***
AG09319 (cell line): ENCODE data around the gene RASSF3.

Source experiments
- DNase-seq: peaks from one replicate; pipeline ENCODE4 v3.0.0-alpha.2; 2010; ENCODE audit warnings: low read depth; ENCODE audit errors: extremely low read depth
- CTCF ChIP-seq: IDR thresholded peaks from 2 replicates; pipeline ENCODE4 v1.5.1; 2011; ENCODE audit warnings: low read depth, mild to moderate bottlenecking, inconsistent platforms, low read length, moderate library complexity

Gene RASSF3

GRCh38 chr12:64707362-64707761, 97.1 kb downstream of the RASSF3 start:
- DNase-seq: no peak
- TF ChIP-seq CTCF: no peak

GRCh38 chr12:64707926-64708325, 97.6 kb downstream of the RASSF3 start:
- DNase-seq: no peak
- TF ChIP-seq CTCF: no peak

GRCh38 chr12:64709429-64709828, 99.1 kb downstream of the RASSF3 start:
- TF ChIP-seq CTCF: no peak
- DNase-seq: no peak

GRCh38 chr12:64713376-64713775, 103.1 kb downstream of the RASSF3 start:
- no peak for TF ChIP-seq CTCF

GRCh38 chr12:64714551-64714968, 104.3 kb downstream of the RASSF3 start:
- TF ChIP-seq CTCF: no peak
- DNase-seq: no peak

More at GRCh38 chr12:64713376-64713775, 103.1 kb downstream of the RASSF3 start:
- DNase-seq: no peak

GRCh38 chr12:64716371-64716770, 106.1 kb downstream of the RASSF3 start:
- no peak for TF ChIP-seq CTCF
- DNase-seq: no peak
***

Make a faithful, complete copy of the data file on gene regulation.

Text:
AG09319 (cell line): ENCODE data around the gene RASSF3.

Source experiments
- DNase-seq: peaks from one replicate; pipeline ENCODE4 v3.0.0-alpha.2; 2010; ENCODE audit warnings: low read depth; ENCODE audit errors: extremely low read depth
- CTCF ChIP-seq: IDR thresholded peaks from 2 replicates; pipeline ENCODE4 v1.5.1; 2011; ENCODE audit warnings: low read depth, mild to moderate bottlenecking, inconsistent platforms, low read length, moderate library complexity

Gene RASSF3

GRCh38 chr12:64707362-64707761, 97.1 kb downstream of the RASSF3 start:
- DNase-seq: no peak
- TF ChIP-seq CTCF: no peak

GRCh38 chr12:64707926-64708325, 97.6 kb downstream of the RASSF3 start:
- DNase-seq: no peak
- TF ChIP-seq CTCF: no peak

GRCh38 chr12:64709429-64709828, 99.1 kb downstream of the RASSF3 start:
- TF ChIP-seq CTCF: no peak
- DNase-seq: no peak

GRCh38 chr12:64713376-64713775, 103.1 kb downstream of the RASSF3 start:
- no peak for TF ChIP-seq CTCF

GRCh38 chr12:64714551-64714968, 104.3 kb downstream of the RASSF3 start:
- TF ChIP-seq CTCF: no peak
- DNase-seq: no peak

More at GRCh38 chr12:64713376-64713775, 103.1 kb downstream of the RASSF3 start:
- DNase-seq: no peak

GRCh38 chr12:64716371-64716770, 106.1 kb downstream of the RASSF3 start:
- no peak for TF ChIP-seq CTCF
- DNase-seq: no peak